IN FOCUS: ETRO
Byline: Samantha Conti
He’s bookish and eccentric, and Kean Etro will tell you a good laugh is the key element in all his collections. This is the man who greeted his guests with chirping toy frogs at Tuesday’s show, who sent a shaman in an evening gown down the runway, the man who decided to stitch messages like “Buongiorno” or “Want to start a family?” on the inside fly of Etro’s men’s trousers. Kean, Etro’s creative and design director and a son of the company’s founder Gimmo Etro, is helping his family turn the laughs into loot. That’s especially true in the U.S. market, where Etro is focusing much of its energy.
Last year, Etro opened a showroom in TriBeCa and a flagship store on Madison Avenue, housed in a six-story palazzo the family built. The company’s U.S. sales hit $1.7 million in this fiscal year, and in 1998, they’re expected to jump to $6 million. Over the next three years, Etro expects U.S. turnover to reach $25 million to $30 million. Worldwide, Etro’s sales were $140 million in 1997, and the company is projecting a 10 percent rise in 1998.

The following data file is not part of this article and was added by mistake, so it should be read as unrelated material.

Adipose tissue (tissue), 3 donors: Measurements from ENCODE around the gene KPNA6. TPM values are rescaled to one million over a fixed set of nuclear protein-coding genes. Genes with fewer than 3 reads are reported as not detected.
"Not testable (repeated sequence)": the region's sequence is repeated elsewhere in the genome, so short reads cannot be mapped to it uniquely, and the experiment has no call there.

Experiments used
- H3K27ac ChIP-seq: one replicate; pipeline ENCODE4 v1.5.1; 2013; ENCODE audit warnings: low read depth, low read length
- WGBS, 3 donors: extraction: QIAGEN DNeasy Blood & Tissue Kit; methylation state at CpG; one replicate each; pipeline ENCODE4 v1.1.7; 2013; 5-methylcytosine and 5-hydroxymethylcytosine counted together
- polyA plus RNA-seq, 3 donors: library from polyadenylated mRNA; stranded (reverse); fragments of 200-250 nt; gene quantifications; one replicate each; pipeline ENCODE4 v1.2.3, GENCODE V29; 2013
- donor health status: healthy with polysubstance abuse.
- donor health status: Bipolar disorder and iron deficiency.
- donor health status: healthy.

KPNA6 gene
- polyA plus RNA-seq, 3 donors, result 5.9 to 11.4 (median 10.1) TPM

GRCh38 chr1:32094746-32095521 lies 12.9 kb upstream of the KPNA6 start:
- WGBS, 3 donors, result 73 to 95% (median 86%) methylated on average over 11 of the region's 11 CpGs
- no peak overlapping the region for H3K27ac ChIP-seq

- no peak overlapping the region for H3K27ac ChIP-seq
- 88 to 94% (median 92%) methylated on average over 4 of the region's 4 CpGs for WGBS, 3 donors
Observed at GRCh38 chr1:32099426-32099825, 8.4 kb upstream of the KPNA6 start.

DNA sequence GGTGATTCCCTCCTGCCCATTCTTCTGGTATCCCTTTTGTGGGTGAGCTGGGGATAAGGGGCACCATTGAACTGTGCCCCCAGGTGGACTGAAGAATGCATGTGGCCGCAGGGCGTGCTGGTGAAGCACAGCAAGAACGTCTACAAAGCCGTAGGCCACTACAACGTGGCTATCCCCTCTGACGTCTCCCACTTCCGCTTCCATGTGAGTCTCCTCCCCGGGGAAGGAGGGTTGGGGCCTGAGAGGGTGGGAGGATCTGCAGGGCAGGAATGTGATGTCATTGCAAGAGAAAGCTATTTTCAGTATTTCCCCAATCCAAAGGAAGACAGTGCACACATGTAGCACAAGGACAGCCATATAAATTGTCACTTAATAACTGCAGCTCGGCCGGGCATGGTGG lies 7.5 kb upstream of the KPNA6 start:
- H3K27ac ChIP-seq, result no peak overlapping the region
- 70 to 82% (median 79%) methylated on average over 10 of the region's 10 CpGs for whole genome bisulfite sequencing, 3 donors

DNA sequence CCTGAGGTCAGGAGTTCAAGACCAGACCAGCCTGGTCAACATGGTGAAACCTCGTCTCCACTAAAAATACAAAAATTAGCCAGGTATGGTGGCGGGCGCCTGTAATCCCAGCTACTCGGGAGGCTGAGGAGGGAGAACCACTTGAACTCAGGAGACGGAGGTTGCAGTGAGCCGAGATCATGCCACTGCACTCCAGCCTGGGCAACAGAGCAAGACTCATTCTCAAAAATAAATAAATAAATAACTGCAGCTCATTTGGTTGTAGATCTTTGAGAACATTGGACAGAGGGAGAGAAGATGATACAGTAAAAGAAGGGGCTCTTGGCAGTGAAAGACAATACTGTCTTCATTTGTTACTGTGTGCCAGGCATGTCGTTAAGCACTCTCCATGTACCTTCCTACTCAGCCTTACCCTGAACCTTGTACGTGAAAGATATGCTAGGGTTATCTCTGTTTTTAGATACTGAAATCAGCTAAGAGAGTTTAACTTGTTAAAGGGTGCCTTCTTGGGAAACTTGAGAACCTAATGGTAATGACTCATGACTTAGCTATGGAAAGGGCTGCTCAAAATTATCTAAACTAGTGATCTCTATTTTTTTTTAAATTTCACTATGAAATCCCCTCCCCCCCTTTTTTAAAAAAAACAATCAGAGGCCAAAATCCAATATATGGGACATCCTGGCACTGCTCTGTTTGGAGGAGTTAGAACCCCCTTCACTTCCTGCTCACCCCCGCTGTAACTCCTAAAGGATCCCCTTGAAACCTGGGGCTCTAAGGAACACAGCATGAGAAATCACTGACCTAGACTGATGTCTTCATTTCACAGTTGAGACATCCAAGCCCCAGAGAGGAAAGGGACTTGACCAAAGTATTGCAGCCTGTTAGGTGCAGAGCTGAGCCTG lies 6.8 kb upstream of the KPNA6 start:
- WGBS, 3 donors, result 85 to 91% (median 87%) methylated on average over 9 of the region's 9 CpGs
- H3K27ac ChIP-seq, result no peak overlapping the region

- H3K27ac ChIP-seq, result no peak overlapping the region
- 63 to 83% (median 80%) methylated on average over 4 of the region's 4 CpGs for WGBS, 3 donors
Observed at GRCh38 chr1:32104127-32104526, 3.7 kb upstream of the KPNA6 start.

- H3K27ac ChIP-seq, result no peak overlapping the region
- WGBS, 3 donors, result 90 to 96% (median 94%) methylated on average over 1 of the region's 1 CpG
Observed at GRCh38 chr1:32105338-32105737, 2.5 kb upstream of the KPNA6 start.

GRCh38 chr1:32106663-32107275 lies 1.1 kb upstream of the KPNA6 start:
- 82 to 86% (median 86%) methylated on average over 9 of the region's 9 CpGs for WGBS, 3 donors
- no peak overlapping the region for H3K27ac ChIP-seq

Half of Etro’s worldwide sales comes from textiles and the other half from its ready-to-wear and accessories collections. This company produces such luxuriously beautiful fabrics that it’s no surprise the fabrics rather than the shapes were the focus of the spring collection Kean showed on Tuesday. He tosses together pieces — oversized linen men’s shirts, straight-leg pants and blazers — in a quirky, haphazard way. It’s as though one dressed in a hurry with untucked shirttails, sleeves half rolled up and scarves peeking out of crop tops. There were some pretty dresses in layered silk chiffon that were as romantic as some of the accessories — the beaded peach satin backpack and the velvet tote with appliqued roses.
Kean says his long-term goal is to make Etro’s collections lighter, with softer silhouettes, colors and prints. “I don’t want people to be weighed down — I want them to smile and enjoy themselves when they put on Etro clothing.”